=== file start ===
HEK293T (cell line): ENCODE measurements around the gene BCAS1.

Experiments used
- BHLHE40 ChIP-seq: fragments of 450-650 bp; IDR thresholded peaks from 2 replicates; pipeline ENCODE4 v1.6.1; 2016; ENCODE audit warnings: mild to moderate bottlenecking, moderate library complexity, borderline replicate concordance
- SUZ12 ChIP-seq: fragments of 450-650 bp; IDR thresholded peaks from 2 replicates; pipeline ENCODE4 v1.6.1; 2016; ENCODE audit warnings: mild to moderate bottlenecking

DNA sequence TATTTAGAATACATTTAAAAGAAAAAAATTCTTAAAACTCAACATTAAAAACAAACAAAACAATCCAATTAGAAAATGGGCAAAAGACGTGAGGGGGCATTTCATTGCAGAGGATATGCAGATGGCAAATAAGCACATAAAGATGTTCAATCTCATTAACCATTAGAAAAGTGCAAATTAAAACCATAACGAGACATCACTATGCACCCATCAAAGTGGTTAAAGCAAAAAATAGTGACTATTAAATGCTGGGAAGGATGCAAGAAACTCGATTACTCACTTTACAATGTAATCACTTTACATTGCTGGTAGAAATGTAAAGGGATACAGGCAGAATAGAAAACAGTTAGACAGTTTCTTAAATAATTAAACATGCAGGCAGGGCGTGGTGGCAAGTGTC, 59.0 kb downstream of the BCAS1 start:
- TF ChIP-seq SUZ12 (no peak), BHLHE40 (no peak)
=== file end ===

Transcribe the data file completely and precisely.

HEK293T (cell line): ENCODE measurements around the gene BCAS1.

Experiments used
- BHLHE40 ChIP-seq: fragments of 450-650 bp; IDR thresholded peaks from 2 replicates; pipeline ENCODE4 v1.6.1; 2016; ENCODE audit warnings: mild to moderate bottlenecking, moderate library complexity, borderline replicate concordance
- SUZ12 ChIP-seq: fragments of 450-650 bp; IDR thresholded peaks from 2 replicates; pipeline ENCODE4 v1.6.1; 2016; ENCODE audit warnings: mild to moderate bottlenecking

DNA sequence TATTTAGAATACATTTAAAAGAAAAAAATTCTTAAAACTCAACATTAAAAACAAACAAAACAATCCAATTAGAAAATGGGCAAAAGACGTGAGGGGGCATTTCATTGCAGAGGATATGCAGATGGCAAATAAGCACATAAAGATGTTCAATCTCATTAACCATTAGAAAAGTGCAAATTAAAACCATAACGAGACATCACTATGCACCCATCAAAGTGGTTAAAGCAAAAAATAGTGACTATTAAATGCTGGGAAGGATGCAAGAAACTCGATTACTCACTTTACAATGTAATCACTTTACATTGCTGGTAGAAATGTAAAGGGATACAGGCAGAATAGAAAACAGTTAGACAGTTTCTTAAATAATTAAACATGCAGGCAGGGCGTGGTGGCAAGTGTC, 59.0 kb downstream of the BCAS1 start:
- TF ChIP-seq SUZ12 (no peak), BHLHE40 (no peak)